• Security operations center: Both the physical protection teams and the EP teams might share the same hub through which they coordinate corporate and personal security.
    • Security technology resources: Similarly, both teams will ideally have access to the same technology (e.g., video feeds, building entrance and exit data, etc.) that enable them to do their jobs.
  • Intelligence analysts: Analysts may or may not be an integrated part of the EP team. In any case, regular communication between EP and analysts is an important part of keeping the principal secure. EP relies on intelligence to discern emerging threats and POIs. We also depend in intelligence for updates on countries and cities where we will be travelling with the principal, so that we can prepare and plan accordingly.
  • Family offices: A principal will often maintain a family office to manage the family’s personal financial, philanthropic or other affairs. Spouses or other family members of the principal are often involved. The EP team must also keep communication lines to the family office open and clear; travel and social commitments that originate within the family office must be coordinated with those of the corporation so that the EP team can provide seamless protection of the principal and his/her family as required.
  • Estate management: The EP manager must also coordinate closely with estate managers and staff on things like background checks for nannies and other staff, check-in processes for guests and service personnel.
  • External vendors and contractors: Corporate EP managers depend on external suppliers to supplement their own teams as needs arise. For example, few corporations have the need or capacity to maintain their own vetted drivers in capitals in Latin America, even though their principals might need to travel there occasionally. The EP manager relies instead on external, secure transportation providers. By working with a lead supplier for secure transportation or embedded EP agents, an EP manager can increase responsiveness and scale up or down rapidly as needs change

Communication is key

Consistent, effective communication between the EP team and other parts of the corporate EP ecosystem is what sets successful programs apart from failures.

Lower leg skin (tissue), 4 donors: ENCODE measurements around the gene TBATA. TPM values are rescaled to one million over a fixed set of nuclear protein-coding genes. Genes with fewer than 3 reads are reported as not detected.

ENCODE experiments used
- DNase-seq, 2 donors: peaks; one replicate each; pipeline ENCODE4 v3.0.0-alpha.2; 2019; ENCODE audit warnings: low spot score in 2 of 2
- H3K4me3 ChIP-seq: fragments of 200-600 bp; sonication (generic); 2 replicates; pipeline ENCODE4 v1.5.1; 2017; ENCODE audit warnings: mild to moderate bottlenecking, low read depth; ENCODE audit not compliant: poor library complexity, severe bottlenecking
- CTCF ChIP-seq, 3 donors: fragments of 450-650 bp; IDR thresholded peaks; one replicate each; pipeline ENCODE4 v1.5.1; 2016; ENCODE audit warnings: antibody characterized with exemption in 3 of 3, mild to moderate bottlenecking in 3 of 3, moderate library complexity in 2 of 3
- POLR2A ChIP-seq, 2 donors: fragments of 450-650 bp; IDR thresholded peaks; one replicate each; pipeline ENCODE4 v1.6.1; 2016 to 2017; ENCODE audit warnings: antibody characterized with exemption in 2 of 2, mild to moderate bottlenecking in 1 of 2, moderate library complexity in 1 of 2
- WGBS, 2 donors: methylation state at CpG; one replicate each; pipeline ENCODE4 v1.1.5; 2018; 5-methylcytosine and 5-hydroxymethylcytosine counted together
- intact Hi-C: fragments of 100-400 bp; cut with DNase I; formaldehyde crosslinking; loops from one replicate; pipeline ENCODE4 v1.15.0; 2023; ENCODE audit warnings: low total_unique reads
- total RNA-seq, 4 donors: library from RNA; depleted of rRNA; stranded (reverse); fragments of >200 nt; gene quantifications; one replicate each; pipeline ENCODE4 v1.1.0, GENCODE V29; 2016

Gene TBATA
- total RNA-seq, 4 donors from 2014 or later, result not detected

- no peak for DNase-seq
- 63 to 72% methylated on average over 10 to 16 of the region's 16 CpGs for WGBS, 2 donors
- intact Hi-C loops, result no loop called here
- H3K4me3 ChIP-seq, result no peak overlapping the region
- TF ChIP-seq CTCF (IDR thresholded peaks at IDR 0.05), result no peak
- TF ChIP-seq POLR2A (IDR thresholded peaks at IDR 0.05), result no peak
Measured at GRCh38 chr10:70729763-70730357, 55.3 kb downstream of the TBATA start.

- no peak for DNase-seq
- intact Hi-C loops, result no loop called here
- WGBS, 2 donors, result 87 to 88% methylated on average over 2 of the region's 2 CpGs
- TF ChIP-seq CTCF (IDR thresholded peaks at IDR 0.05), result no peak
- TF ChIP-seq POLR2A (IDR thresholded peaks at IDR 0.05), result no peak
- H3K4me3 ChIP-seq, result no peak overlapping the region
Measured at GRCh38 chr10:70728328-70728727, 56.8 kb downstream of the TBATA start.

Put simply, it’s all about doing your job and helping other people in the organization to do theirs. A good understanding of the organization helps you to engage the proper cross-organizational resources proactively rather than creating extra work and frustration. A good understanding of the EP effort enables others in the organization to contribute to it. Good communication helps the rest of the corporation understand the “why” of the EP program – keeping the principal safe, happy and productive – and motivates others to help the EP team.

It is the responsibility of the EP manager to communicate openly and clearly to other corporate stakeholders about a number of issues, including

  • The purpose of the EP program
  • The importance of an on-going Risk, Threat and Evaluation Assessment (RTVA) mind-set as the foundation of protecting the principal
  • Mutual understanding and shared views of standard EP operating procedures
  • Operational follow up and reporting

Regular, face-to-face meeting with key stakeholders is important. With some, such as the EAA, these meetings may be weekly. With others, they may be monthly or quarterly. Whatever the frequency, the EP manager needs to address all relevant issues openly.

Documentation of activities and recommendations is crucial to enable others to understand how EP works. Make sure that it goes upward within your chain of command and to other key stakeholders.

In a corporate setup that is not familiar with EP, the EP manager will often have to explain the value and importance of specific EP activities. You should back up recommendations with data and rational arguments. Rather than using military jargon or processes that you may be familiar with, frame recommendations in a way that is familiar to the corporation.

In addition to explaining EP to corporate stakeholders who may not be familiar with its thinking and procedures, good documentation leaves a trail that we can revisit in case something goes wrong, allowing us to learn from mistakes and continually improve on our corporate EP programs.

Christian West

Founder and CEO

Christian has been active in the executive protection industry since the late 1980s, when he worked for Danish musicians who relocated to Hollywood. Upon returning to Denmark, he founded his own EP company, which he quickly grew into Scandinavia’s largest, before it was acquired by Securitas.

Christian founded AS Solution in 2003, and again in 2009 followed his international clients to the US, where he is now based. An active member of ASIS and a leader in the corporate executive protection industry, Christian has personally planned and led high-profile engagements in over 76 countries for a wide variety of corporate and high net worth individual clients, including the international roadshow for the biggest IPO in history.

Brian Jantzen

Executive Vice President

After leaving the US Marine Corps as a captain in the early 1990s, Brian has pioneered corporate executive protection services internationally for Fortune 500 companies, high net worth families and NGOs.

Brian has provided protection at the highest levels of corporate and philanthropic environments in over 35 countries. With his demonstrated ability to align security operations with both the client’s organizational goals and personal preferences, Brian uses his strong relationship building, collaboration and project and vendor management expertise to create security solutions that deliver program efficiencies and customer satisfaction. Brian graduated from the University of Washington with a BA in Sociology and is the subject matter expert chair for the ASIS Executive Protection Council.